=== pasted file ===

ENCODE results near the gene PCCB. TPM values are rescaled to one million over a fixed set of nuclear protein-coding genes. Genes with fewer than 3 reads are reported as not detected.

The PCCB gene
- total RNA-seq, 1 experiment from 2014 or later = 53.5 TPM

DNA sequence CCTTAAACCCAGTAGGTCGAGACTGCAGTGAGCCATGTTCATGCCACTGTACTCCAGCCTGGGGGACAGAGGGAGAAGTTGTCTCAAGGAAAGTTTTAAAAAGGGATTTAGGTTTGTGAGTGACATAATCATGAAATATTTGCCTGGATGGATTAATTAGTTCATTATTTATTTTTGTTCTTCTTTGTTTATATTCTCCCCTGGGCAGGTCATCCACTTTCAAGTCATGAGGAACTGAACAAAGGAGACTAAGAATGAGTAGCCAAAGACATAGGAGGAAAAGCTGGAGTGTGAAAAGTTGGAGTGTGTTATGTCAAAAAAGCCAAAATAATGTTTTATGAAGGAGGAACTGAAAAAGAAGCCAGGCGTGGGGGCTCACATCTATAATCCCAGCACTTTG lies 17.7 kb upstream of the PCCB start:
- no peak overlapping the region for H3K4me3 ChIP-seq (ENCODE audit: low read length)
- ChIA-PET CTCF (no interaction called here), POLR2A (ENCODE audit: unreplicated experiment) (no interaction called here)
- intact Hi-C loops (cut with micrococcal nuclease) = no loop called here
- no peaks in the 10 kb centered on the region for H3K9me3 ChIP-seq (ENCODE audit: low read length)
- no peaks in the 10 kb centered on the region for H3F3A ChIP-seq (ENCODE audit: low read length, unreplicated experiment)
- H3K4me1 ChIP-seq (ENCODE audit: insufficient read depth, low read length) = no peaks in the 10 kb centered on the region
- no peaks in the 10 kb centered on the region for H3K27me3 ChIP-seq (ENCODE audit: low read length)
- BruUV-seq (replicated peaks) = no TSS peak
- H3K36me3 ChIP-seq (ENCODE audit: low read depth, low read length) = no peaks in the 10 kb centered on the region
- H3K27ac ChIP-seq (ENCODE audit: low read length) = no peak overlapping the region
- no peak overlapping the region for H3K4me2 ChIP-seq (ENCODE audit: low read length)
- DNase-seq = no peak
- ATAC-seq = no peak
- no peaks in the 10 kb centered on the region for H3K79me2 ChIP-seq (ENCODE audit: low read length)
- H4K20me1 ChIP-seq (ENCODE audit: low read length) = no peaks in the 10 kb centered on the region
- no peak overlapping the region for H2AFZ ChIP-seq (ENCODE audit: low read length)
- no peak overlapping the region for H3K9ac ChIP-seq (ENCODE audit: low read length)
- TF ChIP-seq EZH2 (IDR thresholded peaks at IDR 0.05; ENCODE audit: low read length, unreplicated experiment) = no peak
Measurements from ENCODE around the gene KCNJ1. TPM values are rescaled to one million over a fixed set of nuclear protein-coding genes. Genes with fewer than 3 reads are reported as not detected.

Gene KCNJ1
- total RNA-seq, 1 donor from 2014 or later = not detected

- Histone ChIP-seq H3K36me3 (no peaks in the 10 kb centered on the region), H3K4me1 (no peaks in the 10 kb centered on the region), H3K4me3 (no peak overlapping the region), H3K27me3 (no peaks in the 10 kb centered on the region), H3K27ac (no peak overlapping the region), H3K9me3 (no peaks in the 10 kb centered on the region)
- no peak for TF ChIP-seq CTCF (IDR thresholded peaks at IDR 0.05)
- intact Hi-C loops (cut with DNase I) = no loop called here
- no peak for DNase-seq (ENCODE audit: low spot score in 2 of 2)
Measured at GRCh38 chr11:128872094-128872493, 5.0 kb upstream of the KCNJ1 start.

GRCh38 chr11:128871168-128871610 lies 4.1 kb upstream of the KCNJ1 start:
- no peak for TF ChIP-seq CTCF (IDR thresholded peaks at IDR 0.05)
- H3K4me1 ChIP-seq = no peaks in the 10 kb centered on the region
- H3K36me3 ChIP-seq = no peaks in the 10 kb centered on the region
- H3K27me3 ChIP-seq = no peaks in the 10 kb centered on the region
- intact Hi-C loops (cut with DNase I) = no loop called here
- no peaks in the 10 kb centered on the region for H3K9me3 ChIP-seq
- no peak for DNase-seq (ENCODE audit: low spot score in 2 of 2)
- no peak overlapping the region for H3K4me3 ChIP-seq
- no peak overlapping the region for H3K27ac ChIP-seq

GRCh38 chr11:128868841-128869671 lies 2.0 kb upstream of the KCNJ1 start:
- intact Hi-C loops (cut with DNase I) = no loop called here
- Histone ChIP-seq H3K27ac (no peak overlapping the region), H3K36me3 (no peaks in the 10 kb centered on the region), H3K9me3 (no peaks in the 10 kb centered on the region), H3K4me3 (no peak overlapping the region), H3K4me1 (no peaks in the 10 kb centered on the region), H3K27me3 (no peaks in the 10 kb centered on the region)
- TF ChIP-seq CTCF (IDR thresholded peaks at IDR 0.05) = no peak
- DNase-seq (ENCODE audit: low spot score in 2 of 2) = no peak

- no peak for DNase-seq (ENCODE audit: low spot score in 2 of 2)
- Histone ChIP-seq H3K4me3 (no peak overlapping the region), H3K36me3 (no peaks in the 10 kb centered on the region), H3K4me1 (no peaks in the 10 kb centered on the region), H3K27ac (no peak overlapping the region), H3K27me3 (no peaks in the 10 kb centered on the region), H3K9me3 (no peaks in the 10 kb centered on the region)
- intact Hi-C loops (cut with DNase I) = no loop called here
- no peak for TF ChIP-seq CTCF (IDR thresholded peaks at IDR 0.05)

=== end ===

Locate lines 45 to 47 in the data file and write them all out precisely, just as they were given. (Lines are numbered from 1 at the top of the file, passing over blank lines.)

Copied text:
- DNase-seq (ENCODE audit: low spot score in 2 of 2) = no peak

- no peak for DNase-seq (ENCODE audit: low spot score in 2 of 2)
- Histone ChIP-seq H3K4me3 (no peak overlapping the region), H3K36me3 (no peaks in the 10 kb centered on the region), H3K4me1 (no peaks in the 10 kb centered on the region), H3K27ac (no peak overlapping the region), H3K27me3 (no peaks in the 10 kb centered on the region), H3K9me3 (no peaks in the 10 kb centered on the region)